With our international network of industry partners, members and volunteers, PMI is extraordinarily well-positioned and proactive on technical issues, codes and standards, and regulatory requirements. Legislators and regulators know they can trust PMI, because we play it straight. That said, every CEO I’ve ever met knows all too well that accomplishments are something to build on, not rest on. My role is to be certain PMI members, volunteer leaders and staff teams, have the benefit of foresight about what’s coming, and ready access to the right resources, for the right measure, at the right time, to proactively address them. No one like surprises.
SJR: Can you discuss the positions of strength for the industry, and how they might impact future goals?
KS: One of the many great things about plumbing manufacturers is their propensity to be “early adopters” of technology that delivers real value to consumers and commercial users of plumbing fixtures and fittings. PMI members are strong supporters of the EPA WaterSense program, which has saved consumers and communities over 2.1 trillion gallons of water since 2006 — 534 billion gallons of water in 2016 alone. The 2016 savings are enough to fill more than 800,000 Olympic-size swimming pools. That’s a lot of water savings.
Plumbing manufacturers are applying that same ingenuity to their factories and operations. Whether it’s productivity improvements for the factory floor, process simplification, additive manufacturing, elevating customer service response times, product testing, or stoking the fires of workforce development, the industry is engaged across the board. From the perspective of future goals, the rise in process and productivity improvements means continuous workforce and leadership development will be an essential part of sustaining competitive advantage. As race car driver Mario Andretti was fond of saying, “if you think you have everything under control, you’re not driving fast enough.”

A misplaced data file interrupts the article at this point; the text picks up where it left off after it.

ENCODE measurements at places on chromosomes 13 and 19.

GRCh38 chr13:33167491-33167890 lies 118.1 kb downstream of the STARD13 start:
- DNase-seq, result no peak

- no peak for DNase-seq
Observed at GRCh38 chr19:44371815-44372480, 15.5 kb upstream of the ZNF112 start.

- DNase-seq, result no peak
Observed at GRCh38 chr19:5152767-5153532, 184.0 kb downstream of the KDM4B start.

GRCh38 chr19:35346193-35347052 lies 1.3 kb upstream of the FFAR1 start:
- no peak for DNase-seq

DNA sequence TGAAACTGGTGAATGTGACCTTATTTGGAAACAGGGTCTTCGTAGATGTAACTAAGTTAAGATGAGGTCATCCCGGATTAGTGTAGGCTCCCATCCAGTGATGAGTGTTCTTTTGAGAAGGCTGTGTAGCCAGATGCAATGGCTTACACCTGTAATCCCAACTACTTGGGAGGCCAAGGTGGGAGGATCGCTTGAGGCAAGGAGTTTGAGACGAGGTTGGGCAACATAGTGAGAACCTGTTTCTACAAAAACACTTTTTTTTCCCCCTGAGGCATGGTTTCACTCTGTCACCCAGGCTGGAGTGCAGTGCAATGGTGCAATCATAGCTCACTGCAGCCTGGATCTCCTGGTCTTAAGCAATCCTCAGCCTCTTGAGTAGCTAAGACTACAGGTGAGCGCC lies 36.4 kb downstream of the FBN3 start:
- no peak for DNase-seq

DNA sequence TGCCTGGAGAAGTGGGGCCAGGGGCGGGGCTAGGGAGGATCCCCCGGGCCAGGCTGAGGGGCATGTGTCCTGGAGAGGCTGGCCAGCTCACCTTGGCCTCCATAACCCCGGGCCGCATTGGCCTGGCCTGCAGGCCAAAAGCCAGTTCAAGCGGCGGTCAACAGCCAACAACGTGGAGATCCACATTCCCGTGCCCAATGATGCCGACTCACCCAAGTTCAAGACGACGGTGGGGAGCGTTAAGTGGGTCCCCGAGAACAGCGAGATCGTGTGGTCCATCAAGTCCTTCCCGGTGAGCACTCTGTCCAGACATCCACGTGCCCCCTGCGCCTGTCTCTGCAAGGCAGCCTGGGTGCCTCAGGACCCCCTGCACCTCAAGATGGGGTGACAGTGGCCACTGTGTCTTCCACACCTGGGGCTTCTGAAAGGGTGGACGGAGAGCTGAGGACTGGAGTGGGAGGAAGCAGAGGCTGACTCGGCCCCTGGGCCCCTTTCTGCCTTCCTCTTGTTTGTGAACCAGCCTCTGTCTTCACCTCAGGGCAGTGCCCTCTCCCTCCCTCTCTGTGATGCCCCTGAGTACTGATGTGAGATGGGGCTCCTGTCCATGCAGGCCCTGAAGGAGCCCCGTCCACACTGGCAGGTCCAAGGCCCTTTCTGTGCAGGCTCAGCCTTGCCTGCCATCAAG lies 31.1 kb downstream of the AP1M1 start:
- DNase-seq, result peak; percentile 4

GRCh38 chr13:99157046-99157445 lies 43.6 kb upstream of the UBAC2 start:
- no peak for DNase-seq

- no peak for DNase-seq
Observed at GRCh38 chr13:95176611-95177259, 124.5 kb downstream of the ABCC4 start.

SJR: Can you talk about some of the goals you have set up for yourself in your role as CEO/executive director for PMI? What’s the game plan?
KS: Coming aboard at PMI, my goals fall into two buckets. The first is to get acquainted with and explore the needs of our members. What are the things making them successful? What kinds of things are getting in their way? What things do they wish they knew? What strengths and weaknesses do they see in the way our industry operates? Having working knowledge of these things helps fill the second bucket — which is understanding the business of the association. How does PMI add value? Where are PMI’s efforts most effective? Where can we do better? What else could we do that we haven’t thought of doing? What should we stop doing?